Q My 7-year-old Quarter Horse gelding has suddenly become unsteady in his hind end. He can’t balance well with his hind legs, and sometimes almost falls down. He’s eating normally and doesn’t seem in pain. A test for EPM came back negative. A chiropractor once told me my gelding has some misaligned vertebrae in his neck, but we haven’t done X-rays. I can’t ride him like this, of course, and the fact that he can’t keep his balance makes him a danger to himself and to people who work around him. What could be wrong, and can anything be done?
LAURIE SHEA, Colorado
A Balance problems often indicate a neurological condition. I’d recommend a full neurological exam performed by a board-certified internal medicine specialist (a veterinarian with additional training in equine neurological disease). Exam results will help pinpoint the location of any lesion and allow the vet to decide on further diagnostic testing.
With an acute onset, equine herpes myeloencephalopathy needs to be ruled out. Horses with this condition usually have hind-limb ataxia (difficulty balancing and walking) along with a fever and urine dribbling. West Nile virus can also cause hind-limb ataxia; have your horse tested for this disease immediately if he hasn’t been vaccinated.
Given that your horse is older than 3, equine degenerative myeloencephalopathy, another potential cause, is highly unlikely. (A low vitamin E level would be suggestive of the disease.) Equine protozoal myeloencephalitis (EPM) also causes spinal cord ataxia in horses, and I’d recommend a review of the EPM testing you’ve already had done. The best EPM test to run, because it’s more predicative of active disease, is a cerebrospinal fluid (CSF) sample with a paired serum titer (blood test).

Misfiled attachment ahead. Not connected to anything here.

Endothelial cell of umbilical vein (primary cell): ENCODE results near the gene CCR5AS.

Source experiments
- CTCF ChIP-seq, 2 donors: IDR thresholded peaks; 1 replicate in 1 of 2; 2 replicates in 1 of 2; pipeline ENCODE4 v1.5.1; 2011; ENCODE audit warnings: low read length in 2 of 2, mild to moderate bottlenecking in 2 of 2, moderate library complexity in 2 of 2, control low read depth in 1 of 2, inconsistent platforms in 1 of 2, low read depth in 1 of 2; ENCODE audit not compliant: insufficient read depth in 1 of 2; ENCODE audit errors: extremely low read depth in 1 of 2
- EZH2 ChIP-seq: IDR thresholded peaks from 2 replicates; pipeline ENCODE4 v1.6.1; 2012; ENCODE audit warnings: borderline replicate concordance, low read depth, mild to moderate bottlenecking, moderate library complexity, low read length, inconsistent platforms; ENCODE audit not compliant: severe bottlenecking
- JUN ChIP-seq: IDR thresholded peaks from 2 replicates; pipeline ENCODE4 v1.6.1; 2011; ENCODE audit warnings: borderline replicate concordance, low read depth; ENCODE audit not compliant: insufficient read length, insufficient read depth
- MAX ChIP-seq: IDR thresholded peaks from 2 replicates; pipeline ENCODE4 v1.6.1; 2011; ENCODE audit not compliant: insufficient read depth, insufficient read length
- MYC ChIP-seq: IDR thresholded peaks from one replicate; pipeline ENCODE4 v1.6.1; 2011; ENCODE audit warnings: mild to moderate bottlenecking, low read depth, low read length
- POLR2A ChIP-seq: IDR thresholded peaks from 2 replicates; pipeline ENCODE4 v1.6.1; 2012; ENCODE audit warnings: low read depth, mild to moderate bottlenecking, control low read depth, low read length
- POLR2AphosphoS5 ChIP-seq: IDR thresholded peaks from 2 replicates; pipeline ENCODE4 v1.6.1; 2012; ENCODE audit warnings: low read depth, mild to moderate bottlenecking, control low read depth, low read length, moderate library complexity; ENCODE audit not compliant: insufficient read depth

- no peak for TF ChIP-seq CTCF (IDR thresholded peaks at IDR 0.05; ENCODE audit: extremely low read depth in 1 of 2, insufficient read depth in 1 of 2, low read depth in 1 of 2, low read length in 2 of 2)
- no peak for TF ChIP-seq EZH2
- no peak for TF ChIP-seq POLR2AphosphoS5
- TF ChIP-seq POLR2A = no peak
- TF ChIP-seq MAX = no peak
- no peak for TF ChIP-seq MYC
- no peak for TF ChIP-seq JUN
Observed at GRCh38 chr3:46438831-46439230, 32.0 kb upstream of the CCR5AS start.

Another common cause of hind-limb ataxia is cervical vertebral compressive myelopathy, or “wobbler’s” syndrome. There are two types of wobbler’s. Type I affects rapidly growing horses and is common in Thoroughbreds, Warmbloods, and Quarter Horses. This is a developmental disease that causes problems within the spinal canal; the instability of cervical bones causes the cord to become compressed. The compression causes damage to the spinal cord that transmits nerve signals to the hind legs. Type II affects older horses and stems from arthritis of the vertebrae joints.
X-rays are best to diagnose the disease. Standing X-rays can be done in the field, but at an equine hospital is better. The gold standard in diagnosing wobbler’s is a myelogram, done under general anesthesia. A needle is placed in a space that surrounds the spinal cord, a CFS sample is taken to be analyzed, and a contrast agent is injected into the spinal cord. X-rays are then taken, and the contrast material helps determine if compression is present within the spinal column. (See box for potential treatments for wobbler’s syndrome.)
The bottom line: A thorough work-up to consider each of these possibilities is essential to give your horse the best possible chance of getting appropriate treatment.
JONATHAN A. YARDLEY, DVM
Assistant Professor, Clinical
Equine Field Services
College of Veterinary Medicine
Ohio State University